Playing is serious business. It’s how your little one gears up for all those milestones you’re waiting to chronicle in your baby book: rolling over, sitting up, and more. It gives him the tools he needs to make cognitive leaps too. “When a baby explores the world around him, he learns how things work, which is the foundation for the development of language as well as the understanding of math and science,” says speech-language pathologist Rebecca Landa, Ph.D., director of the Center for Autism and Related Disorders at Kennedy Krieger Institute, in Baltimore. “He discovers how high he can stack blocks before they topple, how much pressure he has to put on something to make it move, and how that pressure relates to the size and weight of an object.” When babies don’t hit their milestones on time, physical or occupational therapists use early-intervention exercises to help them catch up. These little games can also help a child who’s developing normally. “Babies who get these kinds of enrichment activities with caregivers tend to have more advanced motor, communication, and social skills,” says Dr. Landa. This is how to help your baby make the most of his precious playtime.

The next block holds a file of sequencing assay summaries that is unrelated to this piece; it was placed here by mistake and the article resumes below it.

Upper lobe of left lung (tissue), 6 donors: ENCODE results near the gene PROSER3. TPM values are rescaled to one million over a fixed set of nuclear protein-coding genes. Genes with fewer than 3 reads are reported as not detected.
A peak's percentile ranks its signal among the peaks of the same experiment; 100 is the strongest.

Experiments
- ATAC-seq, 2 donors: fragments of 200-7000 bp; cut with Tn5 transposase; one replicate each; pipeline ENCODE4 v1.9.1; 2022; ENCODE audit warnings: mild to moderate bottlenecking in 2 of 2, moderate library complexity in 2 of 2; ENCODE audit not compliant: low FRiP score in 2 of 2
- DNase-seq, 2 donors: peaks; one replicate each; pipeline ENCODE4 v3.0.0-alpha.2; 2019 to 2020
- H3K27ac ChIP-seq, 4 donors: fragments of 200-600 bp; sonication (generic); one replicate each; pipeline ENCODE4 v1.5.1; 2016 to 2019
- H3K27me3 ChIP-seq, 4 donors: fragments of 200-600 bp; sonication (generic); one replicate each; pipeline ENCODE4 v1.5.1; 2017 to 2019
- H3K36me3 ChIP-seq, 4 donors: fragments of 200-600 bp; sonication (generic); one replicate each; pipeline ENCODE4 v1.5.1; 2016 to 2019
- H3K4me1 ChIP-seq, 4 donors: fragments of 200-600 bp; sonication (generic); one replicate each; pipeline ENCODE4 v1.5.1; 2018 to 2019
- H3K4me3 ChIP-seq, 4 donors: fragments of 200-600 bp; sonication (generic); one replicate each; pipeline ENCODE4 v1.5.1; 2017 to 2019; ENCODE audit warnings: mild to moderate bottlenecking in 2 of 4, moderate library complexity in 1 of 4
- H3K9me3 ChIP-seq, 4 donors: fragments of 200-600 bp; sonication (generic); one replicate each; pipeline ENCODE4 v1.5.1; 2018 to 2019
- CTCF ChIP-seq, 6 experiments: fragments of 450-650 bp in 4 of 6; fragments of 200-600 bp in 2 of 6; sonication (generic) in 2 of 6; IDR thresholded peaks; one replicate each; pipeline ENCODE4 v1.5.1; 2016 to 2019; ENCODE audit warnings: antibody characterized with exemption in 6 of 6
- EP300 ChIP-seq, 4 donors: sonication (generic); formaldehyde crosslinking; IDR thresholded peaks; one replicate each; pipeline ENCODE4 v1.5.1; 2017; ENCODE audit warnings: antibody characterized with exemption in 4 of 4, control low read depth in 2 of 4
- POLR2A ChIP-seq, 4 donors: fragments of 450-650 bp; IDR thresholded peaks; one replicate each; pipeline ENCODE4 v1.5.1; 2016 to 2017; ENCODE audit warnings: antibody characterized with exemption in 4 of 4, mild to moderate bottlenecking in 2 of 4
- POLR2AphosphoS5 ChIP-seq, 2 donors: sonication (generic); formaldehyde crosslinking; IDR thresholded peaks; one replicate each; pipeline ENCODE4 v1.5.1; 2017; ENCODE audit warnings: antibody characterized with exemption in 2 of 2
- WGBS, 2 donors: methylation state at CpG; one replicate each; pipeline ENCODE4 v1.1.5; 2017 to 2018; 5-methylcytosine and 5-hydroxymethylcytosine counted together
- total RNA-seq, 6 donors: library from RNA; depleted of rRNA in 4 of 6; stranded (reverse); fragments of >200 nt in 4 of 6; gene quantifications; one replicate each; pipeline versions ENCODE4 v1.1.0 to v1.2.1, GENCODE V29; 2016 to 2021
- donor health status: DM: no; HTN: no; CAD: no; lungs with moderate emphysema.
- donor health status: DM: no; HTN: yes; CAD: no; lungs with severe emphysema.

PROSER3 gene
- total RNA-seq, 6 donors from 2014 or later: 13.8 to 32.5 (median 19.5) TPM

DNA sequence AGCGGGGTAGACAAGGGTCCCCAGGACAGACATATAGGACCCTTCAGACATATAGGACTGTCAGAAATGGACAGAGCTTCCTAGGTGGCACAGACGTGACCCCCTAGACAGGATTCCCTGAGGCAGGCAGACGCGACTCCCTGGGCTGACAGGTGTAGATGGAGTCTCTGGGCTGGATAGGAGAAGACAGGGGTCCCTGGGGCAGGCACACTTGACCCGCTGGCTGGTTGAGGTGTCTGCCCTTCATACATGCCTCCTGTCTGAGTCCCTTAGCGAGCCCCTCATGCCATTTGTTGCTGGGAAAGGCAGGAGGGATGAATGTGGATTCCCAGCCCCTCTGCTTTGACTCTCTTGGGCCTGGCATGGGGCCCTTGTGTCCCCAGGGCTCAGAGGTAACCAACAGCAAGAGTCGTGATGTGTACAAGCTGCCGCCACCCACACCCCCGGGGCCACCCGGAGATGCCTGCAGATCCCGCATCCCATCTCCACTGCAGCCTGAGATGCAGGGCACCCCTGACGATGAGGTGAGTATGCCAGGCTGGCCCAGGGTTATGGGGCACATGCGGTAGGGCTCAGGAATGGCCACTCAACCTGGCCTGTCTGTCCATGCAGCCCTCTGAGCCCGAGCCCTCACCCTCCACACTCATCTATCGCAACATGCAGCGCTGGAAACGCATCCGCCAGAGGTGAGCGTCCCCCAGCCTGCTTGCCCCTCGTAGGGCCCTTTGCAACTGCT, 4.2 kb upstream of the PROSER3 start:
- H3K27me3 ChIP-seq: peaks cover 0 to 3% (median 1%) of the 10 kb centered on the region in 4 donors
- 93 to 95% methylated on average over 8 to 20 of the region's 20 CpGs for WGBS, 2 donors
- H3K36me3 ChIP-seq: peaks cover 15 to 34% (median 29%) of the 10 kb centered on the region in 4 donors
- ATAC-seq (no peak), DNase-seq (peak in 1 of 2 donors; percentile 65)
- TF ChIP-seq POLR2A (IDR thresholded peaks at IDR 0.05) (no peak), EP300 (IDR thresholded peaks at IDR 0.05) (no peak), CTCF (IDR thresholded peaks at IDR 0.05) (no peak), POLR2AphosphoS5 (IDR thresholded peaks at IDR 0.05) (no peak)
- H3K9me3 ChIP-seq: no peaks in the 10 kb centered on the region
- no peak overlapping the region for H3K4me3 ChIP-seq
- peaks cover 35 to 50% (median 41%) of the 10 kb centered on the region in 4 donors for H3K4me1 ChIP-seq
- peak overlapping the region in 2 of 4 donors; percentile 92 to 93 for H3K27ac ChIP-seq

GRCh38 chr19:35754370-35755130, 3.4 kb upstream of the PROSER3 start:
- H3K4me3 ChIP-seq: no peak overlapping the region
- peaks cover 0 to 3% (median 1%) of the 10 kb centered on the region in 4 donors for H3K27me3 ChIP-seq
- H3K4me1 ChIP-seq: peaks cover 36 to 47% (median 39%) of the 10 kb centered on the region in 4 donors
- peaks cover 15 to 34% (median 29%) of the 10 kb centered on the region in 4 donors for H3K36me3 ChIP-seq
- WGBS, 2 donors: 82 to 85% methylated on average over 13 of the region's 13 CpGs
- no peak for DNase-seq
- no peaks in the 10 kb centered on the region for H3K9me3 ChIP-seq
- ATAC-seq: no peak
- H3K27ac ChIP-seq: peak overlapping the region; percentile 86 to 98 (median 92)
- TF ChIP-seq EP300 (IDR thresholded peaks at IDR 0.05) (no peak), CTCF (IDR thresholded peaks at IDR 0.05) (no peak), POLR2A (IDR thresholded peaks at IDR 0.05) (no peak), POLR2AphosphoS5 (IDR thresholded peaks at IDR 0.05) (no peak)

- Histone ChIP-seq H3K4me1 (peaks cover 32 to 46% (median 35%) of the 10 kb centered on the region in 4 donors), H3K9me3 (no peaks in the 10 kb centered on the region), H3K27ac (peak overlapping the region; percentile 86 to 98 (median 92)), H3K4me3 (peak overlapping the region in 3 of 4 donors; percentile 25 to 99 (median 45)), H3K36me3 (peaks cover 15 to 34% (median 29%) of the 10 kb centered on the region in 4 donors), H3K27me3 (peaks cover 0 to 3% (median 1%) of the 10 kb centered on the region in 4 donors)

Let him grab. While your infant is on his back, dangle toys of different shapes in front of him to see if he can grasp them and bring them to his mouth. At first, he’ll probably just swat them. Move a toy higher, lower, and to the side. “Offer your baby a variety of kinds of objects so he learns how to approach them with his hand in the right position,” says Dr. Landa. “Lying there, looking at a rattle, assessing the shape and figuring out how to put his fingers around it, grasp it, and bring it to his mouth may sound like a mundane thing, but it’s a great accomplishment for a baby.” Eventually he’ll use these same skills to take books off a shelf.